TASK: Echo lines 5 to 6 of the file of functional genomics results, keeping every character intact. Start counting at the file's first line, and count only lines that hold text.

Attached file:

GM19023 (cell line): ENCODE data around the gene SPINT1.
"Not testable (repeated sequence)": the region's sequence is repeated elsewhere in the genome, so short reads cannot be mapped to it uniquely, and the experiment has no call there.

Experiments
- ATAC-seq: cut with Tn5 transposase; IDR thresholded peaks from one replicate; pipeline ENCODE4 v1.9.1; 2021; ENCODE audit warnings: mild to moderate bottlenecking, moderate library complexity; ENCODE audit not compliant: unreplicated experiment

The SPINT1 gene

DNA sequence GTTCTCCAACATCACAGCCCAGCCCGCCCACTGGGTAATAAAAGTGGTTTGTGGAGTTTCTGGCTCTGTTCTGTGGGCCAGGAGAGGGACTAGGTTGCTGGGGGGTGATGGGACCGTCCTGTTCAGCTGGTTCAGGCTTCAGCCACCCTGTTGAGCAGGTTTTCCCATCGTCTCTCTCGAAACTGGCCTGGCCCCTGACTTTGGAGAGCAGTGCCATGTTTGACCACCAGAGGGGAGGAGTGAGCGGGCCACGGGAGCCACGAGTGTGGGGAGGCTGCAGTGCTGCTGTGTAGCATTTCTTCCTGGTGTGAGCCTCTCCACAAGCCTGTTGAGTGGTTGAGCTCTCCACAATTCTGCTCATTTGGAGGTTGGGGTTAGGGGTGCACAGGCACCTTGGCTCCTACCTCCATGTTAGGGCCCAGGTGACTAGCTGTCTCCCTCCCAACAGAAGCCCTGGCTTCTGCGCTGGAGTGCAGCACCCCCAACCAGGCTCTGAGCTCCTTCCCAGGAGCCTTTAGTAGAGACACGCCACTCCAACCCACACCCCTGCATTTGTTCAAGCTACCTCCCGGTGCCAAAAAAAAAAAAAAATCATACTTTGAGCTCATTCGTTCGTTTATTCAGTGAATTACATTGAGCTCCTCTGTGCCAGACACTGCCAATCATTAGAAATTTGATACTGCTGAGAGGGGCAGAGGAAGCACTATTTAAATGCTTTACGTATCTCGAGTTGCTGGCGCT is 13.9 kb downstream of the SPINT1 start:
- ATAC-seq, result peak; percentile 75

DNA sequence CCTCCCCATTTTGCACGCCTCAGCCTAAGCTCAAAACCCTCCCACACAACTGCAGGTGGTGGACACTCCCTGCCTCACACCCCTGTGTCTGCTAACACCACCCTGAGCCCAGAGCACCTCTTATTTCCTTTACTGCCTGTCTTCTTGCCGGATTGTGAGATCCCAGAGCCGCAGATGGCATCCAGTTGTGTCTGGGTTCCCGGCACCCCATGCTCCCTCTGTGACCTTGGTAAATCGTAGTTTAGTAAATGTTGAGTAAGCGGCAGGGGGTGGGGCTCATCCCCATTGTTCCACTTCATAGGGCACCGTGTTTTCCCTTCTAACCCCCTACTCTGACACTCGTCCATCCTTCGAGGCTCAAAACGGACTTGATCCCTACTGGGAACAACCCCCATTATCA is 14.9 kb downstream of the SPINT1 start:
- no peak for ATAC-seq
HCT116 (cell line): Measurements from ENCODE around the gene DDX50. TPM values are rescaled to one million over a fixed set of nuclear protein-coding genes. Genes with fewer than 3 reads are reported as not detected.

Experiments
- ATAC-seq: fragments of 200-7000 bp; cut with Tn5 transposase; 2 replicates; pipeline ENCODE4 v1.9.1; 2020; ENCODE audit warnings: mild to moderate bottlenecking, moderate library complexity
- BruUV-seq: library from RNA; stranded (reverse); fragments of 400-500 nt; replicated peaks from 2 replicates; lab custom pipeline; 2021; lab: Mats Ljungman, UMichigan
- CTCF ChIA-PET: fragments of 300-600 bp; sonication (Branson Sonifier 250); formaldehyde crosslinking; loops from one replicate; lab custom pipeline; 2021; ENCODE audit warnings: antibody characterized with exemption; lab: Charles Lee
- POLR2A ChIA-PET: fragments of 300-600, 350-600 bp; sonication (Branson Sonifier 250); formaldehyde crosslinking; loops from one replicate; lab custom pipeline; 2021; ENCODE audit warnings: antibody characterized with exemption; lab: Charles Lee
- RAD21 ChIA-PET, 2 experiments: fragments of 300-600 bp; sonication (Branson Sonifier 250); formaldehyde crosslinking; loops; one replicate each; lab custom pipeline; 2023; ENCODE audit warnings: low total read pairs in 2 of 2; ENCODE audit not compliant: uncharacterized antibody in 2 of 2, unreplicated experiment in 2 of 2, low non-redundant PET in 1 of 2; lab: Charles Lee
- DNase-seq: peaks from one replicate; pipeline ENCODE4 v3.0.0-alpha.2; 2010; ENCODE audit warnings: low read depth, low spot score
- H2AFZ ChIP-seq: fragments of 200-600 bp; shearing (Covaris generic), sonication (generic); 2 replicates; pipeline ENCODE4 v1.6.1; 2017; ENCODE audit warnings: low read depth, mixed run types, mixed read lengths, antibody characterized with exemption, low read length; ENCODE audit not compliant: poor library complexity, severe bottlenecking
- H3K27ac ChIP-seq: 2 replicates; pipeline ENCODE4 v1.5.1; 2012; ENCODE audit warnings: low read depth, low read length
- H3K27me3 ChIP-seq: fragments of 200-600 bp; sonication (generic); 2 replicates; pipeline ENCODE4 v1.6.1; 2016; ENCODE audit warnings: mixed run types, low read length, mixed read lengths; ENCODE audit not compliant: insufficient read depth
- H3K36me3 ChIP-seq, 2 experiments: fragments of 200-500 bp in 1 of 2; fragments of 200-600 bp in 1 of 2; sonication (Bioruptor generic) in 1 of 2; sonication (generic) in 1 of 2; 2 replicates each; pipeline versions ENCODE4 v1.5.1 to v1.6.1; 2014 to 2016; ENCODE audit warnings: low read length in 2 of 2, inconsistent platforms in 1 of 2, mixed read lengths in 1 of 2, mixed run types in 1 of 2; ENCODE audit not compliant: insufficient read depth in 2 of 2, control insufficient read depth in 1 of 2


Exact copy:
The SPINT1 gene

DNA sequence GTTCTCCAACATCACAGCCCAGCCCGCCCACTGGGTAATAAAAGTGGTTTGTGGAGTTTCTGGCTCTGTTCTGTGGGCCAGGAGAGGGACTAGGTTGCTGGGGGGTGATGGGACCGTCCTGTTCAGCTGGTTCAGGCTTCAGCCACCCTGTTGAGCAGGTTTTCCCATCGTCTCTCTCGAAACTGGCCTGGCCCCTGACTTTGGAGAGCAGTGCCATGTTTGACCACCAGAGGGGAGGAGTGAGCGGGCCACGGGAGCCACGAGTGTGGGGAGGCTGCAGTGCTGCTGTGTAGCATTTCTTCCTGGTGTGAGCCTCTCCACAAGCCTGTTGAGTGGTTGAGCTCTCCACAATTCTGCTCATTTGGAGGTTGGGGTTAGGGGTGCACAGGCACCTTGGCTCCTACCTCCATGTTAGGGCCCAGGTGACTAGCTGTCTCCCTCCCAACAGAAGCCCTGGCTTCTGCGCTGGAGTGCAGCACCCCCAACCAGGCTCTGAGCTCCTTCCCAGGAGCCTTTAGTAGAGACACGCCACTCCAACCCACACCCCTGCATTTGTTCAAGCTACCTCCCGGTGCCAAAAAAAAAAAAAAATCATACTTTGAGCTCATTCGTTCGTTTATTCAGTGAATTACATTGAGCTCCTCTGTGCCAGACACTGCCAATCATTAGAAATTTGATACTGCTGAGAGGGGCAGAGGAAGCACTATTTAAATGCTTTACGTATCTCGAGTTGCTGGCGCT is 13.9 kb downstream of the SPINT1 start: